April 30, 2013

Once Again, the West End Wows

             The much beloved musical, Blood Brothers, has departed from the Phoenix Theatre at Charing Cross Road and in its place comes a more than worthy replacement called Once. As I sit here at my desk, I am surrounded by Once memorabilia. I now shamelessly own the soundtrack, the musical program, the script book, and the DVD that the musical was based on. You could say that I enjoyed the show.

             Set in Dublin, Ireland, Once follows the story of an Irish busker and a Czech mother who connect through a universal language: music. The Phoenix Theatre is quaint, offering a homey welcome to its patrons. This charming homeliness is only amplified further by the atmospheric setting of Once. Before the show starts, you are able to go up on stage and grab a drink at the same bar that the actors frequent during the musical! Unfortunately, the onstage bar is only offered to those seated in the stalls, so be mindful of this when booking tickets. 

             Perhaps what is most impressive about Once is its utilization of the stage. The stage setup is stationary with the exception of swapping props and one major scene change. Rather than relying on gimmicks, the audience is afforded the opportunity to use their imagination to let the story speak and breathe for itself. Members of the crowd are exposed to the actors from the musical as soon as they enter the theatre. Whilst members of the audience linger on stage and watch from the sidelines, the actors sing and dance, giving us a taste of what’s to come.

             There is no clear indication of when the musical starts. Eventually, everyone realizes that the stage has cleared except for one lone man singing under subdued lights. He coos, “Let go of my hand; you said what you have to, now leave, leave…,” and we’re absorbed.

             Once employs a heavily talented cast, consisting of men and women who meet the trifecta for singing, dancing, and playing a musical instrument. On top of all that, they manage to pull off convincing accents and performances as well! The music is provided by the actors themselves and where the orchestra normally resides out of view, this orchestra commands our undivided attention and respect. Once is unique in its rawness and accompanying ability to tug on our heartstrings. What at first seems like a straightforward love story quickly mangles into a longing deeply rooted in thoughts instead of actions.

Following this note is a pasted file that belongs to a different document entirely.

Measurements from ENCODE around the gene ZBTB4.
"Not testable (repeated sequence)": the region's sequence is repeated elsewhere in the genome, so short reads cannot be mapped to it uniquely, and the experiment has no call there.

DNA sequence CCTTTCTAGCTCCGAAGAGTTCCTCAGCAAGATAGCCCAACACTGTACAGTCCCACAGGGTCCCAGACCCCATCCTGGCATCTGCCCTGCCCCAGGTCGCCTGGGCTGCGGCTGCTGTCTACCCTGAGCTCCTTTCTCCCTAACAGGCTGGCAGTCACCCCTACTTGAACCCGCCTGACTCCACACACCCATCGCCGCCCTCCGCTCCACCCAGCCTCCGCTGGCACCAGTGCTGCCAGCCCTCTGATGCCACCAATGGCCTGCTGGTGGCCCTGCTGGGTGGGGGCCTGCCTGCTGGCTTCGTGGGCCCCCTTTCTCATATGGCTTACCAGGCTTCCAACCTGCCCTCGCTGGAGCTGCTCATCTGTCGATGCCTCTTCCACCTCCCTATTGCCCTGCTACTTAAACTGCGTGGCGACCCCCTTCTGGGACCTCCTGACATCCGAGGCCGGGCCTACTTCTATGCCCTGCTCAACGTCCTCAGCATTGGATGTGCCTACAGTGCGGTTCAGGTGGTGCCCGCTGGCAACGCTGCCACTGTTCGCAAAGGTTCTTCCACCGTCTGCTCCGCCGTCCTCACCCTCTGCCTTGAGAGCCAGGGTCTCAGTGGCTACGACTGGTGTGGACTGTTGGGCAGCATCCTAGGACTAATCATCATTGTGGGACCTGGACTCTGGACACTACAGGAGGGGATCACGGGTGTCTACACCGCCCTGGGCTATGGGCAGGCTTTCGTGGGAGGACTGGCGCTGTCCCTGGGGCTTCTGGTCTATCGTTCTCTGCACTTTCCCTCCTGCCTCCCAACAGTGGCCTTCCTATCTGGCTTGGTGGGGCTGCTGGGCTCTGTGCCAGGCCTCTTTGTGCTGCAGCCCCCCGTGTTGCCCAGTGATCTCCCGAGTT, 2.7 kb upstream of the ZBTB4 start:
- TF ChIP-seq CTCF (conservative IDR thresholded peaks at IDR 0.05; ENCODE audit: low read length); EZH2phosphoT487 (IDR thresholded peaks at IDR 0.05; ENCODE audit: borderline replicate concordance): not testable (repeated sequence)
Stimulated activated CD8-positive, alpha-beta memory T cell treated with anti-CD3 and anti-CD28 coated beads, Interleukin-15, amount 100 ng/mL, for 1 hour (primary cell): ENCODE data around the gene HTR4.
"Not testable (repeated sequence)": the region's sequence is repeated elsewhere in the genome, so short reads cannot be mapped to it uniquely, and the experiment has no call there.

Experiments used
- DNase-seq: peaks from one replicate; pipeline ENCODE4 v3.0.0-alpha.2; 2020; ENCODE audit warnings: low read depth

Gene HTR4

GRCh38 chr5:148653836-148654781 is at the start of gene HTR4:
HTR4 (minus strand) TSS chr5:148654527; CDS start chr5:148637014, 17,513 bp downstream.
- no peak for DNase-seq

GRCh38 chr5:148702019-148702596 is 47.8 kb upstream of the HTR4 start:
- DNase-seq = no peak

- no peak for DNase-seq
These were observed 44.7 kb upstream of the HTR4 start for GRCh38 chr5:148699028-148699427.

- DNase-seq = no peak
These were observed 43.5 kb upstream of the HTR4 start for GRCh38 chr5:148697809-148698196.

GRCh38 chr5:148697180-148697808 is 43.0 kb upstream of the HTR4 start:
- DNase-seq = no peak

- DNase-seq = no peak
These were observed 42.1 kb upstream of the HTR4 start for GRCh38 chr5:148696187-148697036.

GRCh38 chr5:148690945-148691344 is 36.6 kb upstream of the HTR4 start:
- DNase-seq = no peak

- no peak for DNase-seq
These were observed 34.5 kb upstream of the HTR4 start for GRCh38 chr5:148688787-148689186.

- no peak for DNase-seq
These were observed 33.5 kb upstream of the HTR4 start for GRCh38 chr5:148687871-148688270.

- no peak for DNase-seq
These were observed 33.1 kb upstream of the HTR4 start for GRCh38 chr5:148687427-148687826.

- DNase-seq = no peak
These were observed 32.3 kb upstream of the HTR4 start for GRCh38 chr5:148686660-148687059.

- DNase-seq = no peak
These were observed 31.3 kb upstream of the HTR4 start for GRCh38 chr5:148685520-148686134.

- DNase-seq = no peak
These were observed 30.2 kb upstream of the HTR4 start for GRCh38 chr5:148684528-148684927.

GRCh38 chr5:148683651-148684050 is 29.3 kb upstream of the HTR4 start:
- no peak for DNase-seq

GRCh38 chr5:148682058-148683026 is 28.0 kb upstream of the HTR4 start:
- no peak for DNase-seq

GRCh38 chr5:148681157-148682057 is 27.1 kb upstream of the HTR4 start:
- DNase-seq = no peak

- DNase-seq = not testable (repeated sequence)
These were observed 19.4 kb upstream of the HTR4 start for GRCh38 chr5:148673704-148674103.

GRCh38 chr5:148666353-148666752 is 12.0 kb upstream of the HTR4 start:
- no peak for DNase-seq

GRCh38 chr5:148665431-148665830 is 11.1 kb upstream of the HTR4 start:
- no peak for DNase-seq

Contemporary dancing complements the fragile nature of the plot and lends itself to the folksy vocals and instrumentals. As the tragically beautiful relationship of the two main characters evolves and fluctuates, Once injects just the right amount of humor to keep matters light. The attention to detail is impeccable. Surtitles stream across the top of the stage to accurately depict when someone is speaking in Czech or to translate Czech into English when appropriate. To represent overlooking the city of Dublin, the stage melts into shadowy black except for a speckling of small blue lights, or “houses.” Even this simply devised scene evokes a large impact.

             As Once arrives at its pivotal end, the obvious “happy ending” solution is not reached, but it makes the musical all the more genuine and true to life. Theatregoers well up and squeeze hands. It is difficult to not be moved, as it is clear that the cast is too. Melancholia settles over the audience like a haze, but it is a mutually accepted sadness. Emotionally battering, Once is an assault you’ll want to inflict upon yourself again and again.  

             To view ticket prices, song samples, and additional information on Once, click here.

             In addition to running this blog, I also am a staff writer for my university’s weekly newsletter, The Gazelle, which is normally published online. I am very pleased to announce that today marks the distribution of The Gazelle’s first print edition, in which my Once article is featured.

The Gazelle against the picturesque backdrop I get to call my university

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